• 7.3.10 – Palm Beach Post – following the U.S. Supreme Court’s decision earlier this year banning life-without-parole sentences for juveniles convicted of non-homicide crimes, a question has arisen in Florida about what to do with the 77 inmates in state prisons who were already sentenced to life for non-homicide crimes committed while juveniles.  (Florida is apparently hosting the large majority of inmates nationwide who are in this circumstance.)  The problem lies in the fact that, by state law, there is currently no parole eligibility for anyone with a life sentence in Florida.  “The state’s public defenders and the attorney general’s office now are debating just what should be done to comply with the [Supreme Court’s] May ruling.”  Link to article.  [Ed note: here is National Law Journal coverage of the Supreme Court’s Graham v. Florida decision.]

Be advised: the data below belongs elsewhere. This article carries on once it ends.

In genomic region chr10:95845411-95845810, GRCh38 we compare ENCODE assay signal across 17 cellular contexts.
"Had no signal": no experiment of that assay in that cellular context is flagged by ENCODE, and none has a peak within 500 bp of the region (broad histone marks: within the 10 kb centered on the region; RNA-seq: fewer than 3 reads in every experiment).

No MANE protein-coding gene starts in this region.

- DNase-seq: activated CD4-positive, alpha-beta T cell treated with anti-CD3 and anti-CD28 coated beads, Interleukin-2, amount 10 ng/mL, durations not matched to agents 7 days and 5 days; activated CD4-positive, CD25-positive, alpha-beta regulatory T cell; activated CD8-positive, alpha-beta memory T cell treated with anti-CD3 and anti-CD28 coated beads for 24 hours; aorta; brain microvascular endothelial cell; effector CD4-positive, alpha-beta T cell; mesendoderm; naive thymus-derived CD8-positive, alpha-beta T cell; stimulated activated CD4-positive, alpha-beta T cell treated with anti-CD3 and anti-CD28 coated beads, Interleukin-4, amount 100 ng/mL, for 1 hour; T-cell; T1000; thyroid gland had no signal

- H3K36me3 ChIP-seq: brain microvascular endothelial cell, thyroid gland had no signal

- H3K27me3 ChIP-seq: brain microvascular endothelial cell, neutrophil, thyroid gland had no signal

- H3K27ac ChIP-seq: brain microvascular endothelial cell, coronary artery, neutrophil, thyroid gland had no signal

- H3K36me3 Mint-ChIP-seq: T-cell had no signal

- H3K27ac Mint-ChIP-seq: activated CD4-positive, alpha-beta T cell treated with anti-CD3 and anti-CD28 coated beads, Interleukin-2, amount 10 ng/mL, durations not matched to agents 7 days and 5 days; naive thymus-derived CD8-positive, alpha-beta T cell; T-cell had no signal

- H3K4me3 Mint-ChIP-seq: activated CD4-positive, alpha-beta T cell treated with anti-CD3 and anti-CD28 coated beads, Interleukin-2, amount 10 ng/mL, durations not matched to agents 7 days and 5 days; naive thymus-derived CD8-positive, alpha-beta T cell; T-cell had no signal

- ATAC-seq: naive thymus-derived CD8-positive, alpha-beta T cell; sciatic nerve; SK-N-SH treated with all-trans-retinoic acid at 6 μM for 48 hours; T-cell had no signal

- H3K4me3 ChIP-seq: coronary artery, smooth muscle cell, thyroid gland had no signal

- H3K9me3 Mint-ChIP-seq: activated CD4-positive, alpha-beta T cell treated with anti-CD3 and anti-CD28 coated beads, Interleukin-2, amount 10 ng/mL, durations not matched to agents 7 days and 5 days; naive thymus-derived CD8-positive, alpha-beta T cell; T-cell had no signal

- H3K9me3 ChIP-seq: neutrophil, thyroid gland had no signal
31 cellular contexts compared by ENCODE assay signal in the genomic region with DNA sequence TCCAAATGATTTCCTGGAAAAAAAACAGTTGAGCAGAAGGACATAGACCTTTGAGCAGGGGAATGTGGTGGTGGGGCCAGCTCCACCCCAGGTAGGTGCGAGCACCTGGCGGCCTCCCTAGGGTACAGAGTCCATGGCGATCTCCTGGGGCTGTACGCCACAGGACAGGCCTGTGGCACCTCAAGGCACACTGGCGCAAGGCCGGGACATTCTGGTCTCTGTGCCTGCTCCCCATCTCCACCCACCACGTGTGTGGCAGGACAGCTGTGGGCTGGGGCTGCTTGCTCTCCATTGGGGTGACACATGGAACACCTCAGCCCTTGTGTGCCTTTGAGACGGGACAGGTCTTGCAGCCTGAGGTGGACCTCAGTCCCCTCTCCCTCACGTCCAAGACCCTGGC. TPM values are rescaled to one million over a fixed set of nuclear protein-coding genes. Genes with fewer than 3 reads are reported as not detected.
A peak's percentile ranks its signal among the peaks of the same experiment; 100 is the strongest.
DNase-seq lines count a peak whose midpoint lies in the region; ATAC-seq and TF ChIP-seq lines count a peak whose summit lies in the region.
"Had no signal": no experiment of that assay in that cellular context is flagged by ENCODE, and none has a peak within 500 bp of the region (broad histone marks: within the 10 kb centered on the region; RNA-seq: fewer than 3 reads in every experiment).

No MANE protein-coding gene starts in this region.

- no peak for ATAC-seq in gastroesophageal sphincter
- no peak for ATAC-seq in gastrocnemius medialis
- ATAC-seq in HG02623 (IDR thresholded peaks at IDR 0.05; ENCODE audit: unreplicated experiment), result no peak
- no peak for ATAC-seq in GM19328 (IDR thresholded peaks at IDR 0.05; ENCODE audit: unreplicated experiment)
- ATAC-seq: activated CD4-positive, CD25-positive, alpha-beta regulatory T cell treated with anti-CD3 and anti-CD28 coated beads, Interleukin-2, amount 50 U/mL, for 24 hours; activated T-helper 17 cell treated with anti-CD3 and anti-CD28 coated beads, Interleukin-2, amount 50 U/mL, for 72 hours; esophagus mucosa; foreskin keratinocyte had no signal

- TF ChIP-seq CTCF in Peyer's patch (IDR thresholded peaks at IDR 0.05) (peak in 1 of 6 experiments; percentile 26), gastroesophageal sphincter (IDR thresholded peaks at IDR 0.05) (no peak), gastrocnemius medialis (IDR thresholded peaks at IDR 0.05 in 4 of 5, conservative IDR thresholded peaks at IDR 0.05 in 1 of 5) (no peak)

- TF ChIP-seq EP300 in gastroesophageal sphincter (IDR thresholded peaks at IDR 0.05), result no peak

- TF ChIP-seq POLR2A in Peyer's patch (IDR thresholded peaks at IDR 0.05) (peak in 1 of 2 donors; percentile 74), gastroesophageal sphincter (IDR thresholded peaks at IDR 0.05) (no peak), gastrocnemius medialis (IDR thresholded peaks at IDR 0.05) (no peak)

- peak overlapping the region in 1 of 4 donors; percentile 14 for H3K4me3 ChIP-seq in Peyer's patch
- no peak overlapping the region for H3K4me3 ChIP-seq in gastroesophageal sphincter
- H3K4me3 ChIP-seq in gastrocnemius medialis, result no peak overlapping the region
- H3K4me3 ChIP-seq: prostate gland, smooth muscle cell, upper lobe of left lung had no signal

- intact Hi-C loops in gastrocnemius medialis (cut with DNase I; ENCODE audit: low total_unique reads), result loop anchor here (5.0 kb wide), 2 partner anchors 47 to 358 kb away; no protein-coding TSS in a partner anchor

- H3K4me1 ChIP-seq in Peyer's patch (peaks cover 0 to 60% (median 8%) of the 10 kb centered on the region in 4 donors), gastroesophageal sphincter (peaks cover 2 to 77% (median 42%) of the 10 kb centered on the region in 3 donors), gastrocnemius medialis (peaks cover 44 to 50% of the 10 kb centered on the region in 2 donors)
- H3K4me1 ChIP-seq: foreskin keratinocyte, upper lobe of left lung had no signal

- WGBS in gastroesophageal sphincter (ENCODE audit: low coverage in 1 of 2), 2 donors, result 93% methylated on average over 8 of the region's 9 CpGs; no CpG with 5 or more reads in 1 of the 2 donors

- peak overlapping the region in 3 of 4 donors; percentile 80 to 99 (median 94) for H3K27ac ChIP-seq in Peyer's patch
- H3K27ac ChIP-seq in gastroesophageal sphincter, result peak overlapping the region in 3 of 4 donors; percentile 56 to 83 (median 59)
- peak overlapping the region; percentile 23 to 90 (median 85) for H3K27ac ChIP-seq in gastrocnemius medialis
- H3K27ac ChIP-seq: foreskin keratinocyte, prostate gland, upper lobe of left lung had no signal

• 6.30.10 – Press Release on LSC Budget Development –  “The House Appropriations Subcommittee on Commerce, Justice, Science and Related Agencies approved a $440 million Fiscal Year 2011 budget for the Legal Services Corporation (LSC) on June 29…[representing] a nearly 5 percent increase in the LSC budget….The Subcommittee bill continues existing restrictions on the use of funds, but lifts the restriction on the ability of LSC-funded programs to consolidate related client cases into class-action suits.”  Link to press release.
  • 6.28.10 – Cincinnati Enquirer – Ohio’s state public defender commission is exerting pressure on Hamilton County (which includes Cincinnati) to devote more resources to its public defender program.  The state is demanding that a written improvement plan be produced this month.  A draft of a memorandum obtained by the Enquirer suggests that the improvements will include increasing salaries, hiring additional staff and attorneys, and moving to a larger office with improved office technology.  Right now, attorneys are “working out of 30-by-60-inch cubicles, with no computers of their own.”  One county official noted that this is a difficult time to find funding to support improvements, but supporters of the changes say that the current state of affairs has resulted from years of under-funding, and that there is no choice but to live up to constitutional obligations to provide adequate resources for indigent defendants.  Link to article.